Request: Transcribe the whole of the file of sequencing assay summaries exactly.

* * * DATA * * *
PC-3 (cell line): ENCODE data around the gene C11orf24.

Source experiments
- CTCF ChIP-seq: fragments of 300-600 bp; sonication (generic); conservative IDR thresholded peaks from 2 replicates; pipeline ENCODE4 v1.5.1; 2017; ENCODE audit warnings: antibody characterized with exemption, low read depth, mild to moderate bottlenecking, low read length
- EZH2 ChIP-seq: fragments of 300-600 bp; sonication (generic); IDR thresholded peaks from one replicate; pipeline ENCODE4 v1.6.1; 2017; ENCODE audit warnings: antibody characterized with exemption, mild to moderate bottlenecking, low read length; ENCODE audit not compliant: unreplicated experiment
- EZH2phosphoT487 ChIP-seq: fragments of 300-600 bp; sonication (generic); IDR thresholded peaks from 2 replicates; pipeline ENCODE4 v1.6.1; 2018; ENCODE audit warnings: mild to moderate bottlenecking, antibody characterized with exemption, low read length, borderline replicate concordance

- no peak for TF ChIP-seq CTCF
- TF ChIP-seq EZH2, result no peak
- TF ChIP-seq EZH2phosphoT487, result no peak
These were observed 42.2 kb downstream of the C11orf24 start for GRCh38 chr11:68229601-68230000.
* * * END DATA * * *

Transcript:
PC-3 (cell line): ENCODE data around the gene C11orf24.

Source experiments
- CTCF ChIP-seq: fragments of 300-600 bp; sonication (generic); conservative IDR thresholded peaks from 2 replicates; pipeline ENCODE4 v1.5.1; 2017; ENCODE audit warnings: antibody characterized with exemption, low read depth, mild to moderate bottlenecking, low read length
- EZH2 ChIP-seq: fragments of 300-600 bp; sonication (generic); IDR thresholded peaks from one replicate; pipeline ENCODE4 v1.6.1; 2017; ENCODE audit warnings: antibody characterized with exemption, mild to moderate bottlenecking, low read length; ENCODE audit not compliant: unreplicated experiment
- EZH2phosphoT487 ChIP-seq: fragments of 300-600 bp; sonication (generic); IDR thresholded peaks from 2 replicates; pipeline ENCODE4 v1.6.1; 2018; ENCODE audit warnings: mild to moderate bottlenecking, antibody characterized with exemption, low read length, borderline replicate concordance

- no peak for TF ChIP-seq CTCF
- TF ChIP-seq EZH2, result no peak
- TF ChIP-seq EZH2phosphoT487, result no peak
These were observed 42.2 kb downstream of the C11orf24 start for GRCh38 chr11:68229601-68230000.